The Archivist

I was on the train and wrote a short story for my cutie while I looked out the rain-covered windows.

The archivist keeps a grand library. A museum of curiosities, it is great both in size and opulence.

One day, the archivist left her assistant in charge, and went into town to trade for a book she had heard of through a network of friends who keep an eye out for treasures for her.

Upon returning, she discovered that a part of her collection has been stolen. Apparently someone of a more heroic nature has followed the thief away from the archive. Her assistant could not remember his name, but only that he had vowed to return the lost artefact. It was a particularly old book, not very noteworthy other than its age.

Not being one to leave matters to others she doesn’t know, the archivist follows her assistant’s vague pointing after the hero, and her lost book.

Upon discovering the heroic one, he seems badly hurt. Apparently his showdown with the thief did not go as planned and he took some lumps for his effort.

The archivist thanked him and helped him as best she could. She left him with some water and headed off after the thief herself, despite the hero’s warnings.

The archivist thought it prudent to not jump headlong into a battle with a thief who had bested someone who seemed more qualified than she, so she laid low and bided her time, following the thief to another city.

Once she arrived, she followed the thief to what appeared to be a little home along some dirty streets lined with shabby buildings.

With her newfound information, the archivist heads for the local authorities, who quietly arrest the thief.

The archivist asked the thief, “why did you take this old book?”

The thief was overcome with grief.

Apparently he does not have much access to literature, and he had simply wanted to read the book.

So the archivist decided to make the thief an associate of her archive right on the spot. She agreed to share the archive with the thief in his city, so long as the archive remained in good condition.

And that’s how inter-library loans started!

THE END! ?

Cream the Rabbit Mechanim Test

This morning I managed to rig the Cream the Rabbit model I made and import it into Unity 3D to test with the mostly-automagical Mechanim rig/animation suite.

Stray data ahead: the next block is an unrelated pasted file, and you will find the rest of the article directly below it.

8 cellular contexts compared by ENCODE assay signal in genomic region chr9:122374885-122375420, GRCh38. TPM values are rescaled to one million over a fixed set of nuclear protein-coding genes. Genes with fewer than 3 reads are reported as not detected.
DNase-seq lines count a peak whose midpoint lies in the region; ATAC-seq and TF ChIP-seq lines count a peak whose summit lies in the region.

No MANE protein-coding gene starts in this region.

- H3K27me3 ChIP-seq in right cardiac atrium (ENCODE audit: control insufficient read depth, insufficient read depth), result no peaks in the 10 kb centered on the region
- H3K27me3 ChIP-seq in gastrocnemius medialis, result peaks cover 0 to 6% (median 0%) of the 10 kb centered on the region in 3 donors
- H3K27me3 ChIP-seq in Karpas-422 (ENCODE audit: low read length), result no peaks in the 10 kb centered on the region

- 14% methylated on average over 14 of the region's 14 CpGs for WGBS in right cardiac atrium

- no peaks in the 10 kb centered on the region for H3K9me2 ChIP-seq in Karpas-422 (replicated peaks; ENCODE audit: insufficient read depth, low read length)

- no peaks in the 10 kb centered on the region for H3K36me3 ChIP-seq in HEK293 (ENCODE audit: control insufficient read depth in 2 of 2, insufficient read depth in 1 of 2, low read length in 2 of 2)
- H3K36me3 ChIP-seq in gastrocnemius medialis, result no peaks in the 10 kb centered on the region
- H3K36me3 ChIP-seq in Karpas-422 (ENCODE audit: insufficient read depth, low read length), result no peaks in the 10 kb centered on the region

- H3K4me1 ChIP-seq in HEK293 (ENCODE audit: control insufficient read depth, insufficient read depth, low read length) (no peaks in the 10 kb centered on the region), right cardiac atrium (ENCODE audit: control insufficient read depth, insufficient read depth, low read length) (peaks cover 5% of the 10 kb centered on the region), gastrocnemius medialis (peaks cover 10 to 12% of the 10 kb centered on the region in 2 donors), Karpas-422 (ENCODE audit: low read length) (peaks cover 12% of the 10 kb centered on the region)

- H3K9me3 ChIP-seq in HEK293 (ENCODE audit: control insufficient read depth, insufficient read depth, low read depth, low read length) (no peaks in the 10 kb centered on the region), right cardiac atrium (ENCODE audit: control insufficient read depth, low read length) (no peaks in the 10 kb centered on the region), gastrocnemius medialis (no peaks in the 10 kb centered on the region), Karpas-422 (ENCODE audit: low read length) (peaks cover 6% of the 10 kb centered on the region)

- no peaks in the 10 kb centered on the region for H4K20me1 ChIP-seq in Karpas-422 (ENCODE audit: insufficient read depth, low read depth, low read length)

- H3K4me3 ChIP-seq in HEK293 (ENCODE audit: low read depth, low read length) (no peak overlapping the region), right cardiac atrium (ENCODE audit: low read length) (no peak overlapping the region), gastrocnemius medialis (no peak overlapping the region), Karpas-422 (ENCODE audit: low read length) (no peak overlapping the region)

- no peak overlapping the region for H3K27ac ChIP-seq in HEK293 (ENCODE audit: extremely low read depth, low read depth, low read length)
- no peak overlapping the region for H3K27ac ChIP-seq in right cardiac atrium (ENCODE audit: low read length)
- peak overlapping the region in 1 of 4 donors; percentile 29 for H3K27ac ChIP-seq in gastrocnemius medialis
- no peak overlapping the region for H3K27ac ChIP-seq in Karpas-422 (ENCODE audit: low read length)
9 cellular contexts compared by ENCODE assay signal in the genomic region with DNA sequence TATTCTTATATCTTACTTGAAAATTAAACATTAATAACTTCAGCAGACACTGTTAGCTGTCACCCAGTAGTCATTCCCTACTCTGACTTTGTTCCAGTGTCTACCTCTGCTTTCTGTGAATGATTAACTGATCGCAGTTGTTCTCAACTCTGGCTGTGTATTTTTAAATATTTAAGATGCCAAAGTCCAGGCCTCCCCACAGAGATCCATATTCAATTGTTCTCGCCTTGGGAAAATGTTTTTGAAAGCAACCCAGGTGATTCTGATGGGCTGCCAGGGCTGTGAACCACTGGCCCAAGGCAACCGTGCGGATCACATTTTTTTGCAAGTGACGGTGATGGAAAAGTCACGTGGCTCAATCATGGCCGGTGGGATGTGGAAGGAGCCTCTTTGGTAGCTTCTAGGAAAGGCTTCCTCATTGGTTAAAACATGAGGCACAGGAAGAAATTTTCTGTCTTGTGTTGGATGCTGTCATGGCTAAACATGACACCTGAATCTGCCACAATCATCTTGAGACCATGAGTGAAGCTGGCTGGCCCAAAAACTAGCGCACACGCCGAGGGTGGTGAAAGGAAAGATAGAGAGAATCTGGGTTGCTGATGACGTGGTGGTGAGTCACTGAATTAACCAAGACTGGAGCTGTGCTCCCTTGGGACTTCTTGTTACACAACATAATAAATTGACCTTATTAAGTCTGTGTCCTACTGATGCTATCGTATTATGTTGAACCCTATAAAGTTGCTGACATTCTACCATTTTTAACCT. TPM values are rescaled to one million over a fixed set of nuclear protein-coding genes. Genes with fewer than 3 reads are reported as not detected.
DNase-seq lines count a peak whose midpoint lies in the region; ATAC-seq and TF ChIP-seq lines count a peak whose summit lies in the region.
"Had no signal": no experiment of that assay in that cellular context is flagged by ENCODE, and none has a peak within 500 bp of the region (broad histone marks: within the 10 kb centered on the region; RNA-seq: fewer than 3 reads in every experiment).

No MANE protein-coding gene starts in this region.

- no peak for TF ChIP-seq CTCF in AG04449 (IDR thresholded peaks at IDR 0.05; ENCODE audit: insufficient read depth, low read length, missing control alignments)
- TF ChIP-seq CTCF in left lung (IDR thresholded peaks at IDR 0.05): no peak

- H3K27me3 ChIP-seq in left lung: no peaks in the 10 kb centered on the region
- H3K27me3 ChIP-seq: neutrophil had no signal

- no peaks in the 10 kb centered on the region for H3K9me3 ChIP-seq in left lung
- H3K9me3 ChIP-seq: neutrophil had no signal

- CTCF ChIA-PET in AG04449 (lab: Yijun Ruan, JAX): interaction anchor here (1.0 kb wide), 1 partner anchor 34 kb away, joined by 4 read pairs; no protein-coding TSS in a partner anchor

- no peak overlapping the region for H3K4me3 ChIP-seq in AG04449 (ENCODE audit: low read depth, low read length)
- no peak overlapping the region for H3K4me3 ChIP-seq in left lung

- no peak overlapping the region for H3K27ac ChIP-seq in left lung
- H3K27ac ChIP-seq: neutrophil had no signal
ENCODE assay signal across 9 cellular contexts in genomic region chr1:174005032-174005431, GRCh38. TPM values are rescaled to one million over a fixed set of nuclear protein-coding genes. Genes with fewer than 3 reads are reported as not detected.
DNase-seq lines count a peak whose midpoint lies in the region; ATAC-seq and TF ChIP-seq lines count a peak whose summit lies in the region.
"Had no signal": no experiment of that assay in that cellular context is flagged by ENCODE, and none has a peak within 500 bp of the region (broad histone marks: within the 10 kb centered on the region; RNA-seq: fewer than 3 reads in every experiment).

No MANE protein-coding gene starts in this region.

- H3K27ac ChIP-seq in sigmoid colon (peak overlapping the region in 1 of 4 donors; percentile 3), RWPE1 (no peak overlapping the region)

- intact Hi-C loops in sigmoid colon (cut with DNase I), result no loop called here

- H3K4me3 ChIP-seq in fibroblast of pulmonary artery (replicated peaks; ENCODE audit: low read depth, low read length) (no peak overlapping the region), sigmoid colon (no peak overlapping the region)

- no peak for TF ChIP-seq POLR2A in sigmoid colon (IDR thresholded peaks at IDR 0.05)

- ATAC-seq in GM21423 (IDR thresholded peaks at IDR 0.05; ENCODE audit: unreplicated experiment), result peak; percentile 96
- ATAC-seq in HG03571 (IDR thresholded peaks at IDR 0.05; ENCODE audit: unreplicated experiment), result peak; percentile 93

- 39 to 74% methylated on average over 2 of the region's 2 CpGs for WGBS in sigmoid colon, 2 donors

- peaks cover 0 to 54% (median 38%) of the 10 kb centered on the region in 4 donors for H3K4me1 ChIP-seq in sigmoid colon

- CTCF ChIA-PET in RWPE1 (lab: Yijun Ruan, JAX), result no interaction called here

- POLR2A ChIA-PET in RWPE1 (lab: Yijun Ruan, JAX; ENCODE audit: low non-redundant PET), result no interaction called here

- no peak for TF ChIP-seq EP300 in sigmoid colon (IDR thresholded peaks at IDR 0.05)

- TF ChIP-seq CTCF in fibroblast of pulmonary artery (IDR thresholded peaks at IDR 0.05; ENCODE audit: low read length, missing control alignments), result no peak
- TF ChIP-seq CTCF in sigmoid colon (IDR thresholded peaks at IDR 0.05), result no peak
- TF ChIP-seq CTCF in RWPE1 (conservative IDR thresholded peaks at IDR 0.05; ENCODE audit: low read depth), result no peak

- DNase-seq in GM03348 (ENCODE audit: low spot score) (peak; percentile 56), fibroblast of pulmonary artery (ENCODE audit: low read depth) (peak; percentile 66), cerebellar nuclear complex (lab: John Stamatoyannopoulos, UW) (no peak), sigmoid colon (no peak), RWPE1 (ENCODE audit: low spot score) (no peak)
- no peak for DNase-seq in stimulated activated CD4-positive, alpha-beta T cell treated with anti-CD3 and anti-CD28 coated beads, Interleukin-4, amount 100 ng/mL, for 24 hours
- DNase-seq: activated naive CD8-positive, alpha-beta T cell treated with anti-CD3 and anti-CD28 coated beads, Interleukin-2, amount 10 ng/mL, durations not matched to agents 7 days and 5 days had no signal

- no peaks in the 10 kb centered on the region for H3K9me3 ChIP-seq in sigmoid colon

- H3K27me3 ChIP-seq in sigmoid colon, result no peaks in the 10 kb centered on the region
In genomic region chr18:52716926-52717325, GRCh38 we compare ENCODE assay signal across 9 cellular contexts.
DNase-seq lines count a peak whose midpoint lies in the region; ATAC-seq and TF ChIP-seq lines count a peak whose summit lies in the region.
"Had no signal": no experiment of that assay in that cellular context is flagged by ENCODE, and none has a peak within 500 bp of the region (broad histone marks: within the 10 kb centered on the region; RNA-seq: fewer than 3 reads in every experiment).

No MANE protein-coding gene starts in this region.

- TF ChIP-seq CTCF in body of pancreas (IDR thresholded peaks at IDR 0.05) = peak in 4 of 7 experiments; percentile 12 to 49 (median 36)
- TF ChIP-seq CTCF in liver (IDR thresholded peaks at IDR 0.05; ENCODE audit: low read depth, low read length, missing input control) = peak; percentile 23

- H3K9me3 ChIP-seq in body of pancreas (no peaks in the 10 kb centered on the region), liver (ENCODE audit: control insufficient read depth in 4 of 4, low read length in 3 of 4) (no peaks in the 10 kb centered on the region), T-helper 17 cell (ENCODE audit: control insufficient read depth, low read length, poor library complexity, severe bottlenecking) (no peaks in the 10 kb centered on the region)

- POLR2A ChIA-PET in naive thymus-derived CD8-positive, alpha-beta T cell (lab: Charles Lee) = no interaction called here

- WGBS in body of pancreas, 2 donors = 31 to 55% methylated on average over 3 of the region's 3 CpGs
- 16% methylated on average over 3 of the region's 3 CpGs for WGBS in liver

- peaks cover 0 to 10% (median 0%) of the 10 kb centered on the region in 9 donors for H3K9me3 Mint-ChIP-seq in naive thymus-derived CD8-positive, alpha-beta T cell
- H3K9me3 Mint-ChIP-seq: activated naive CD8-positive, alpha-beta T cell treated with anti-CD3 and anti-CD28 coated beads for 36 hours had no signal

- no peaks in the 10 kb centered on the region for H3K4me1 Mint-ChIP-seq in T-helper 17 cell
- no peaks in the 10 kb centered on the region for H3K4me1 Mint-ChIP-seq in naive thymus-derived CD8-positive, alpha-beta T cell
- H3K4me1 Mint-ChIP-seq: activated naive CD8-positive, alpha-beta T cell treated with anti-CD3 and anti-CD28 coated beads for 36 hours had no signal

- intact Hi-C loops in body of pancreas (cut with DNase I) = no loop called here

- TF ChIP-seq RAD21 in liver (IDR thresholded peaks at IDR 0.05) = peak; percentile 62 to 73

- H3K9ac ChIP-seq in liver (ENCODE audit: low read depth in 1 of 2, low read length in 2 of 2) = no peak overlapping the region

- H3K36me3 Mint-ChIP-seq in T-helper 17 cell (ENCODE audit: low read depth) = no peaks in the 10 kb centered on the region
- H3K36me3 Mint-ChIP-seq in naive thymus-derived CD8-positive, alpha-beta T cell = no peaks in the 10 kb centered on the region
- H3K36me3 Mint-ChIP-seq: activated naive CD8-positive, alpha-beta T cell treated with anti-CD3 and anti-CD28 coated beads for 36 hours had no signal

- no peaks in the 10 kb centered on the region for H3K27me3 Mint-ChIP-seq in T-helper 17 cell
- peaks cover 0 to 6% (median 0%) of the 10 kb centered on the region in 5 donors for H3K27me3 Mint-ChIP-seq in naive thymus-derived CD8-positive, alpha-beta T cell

It was actually fairly painless. If you name the bones in your armature the same as they are in the Mechanim dialogue it automatically links everything up!

The only downsides I see, is that there is definitely some tweaking to be done around the weight painting in the model.

When the model initializes, her back juts way out because the arms are somehow linked to the back of her dress.

You can also see both eyes inexplicably bob up and down as she runs. Really strange! She’s also frowning which I believe is related to the default pose as well, despite her not having any bones (armature anchor points) directly related to the mouth.

All in all it seems pretty simple to set up, though.

You can play with a demo of the Cream the Rabbit Mechanim test here.

Kanban on GitHub

I’ve started to use the kanban board on GitHub and it’s pretty useful!

So far I’ve laid out the tasks I need to complete to get the game logic into a better state for my cutesy version of the royal game of UR.

As I come up with new issues with the game that need to be tackled, I put them on the ToDo list on the left.

As I start a task I drag it to the midddle.

When it’s done, it goes to done. Seems simple, right? Well the visual list of tasks helps to motivate me to complete them, and it’s a format I’m familiar with working on at work. Usually an agile swim lane is used in web development circles but that’s pretty similar, with a column for QA added and maybe some others depending on your needs.

I think I’ll keep using this. It’s worth noting that this feature already existed as a part of GitLab. I run my own instances, but I haven’t used that feature up until now.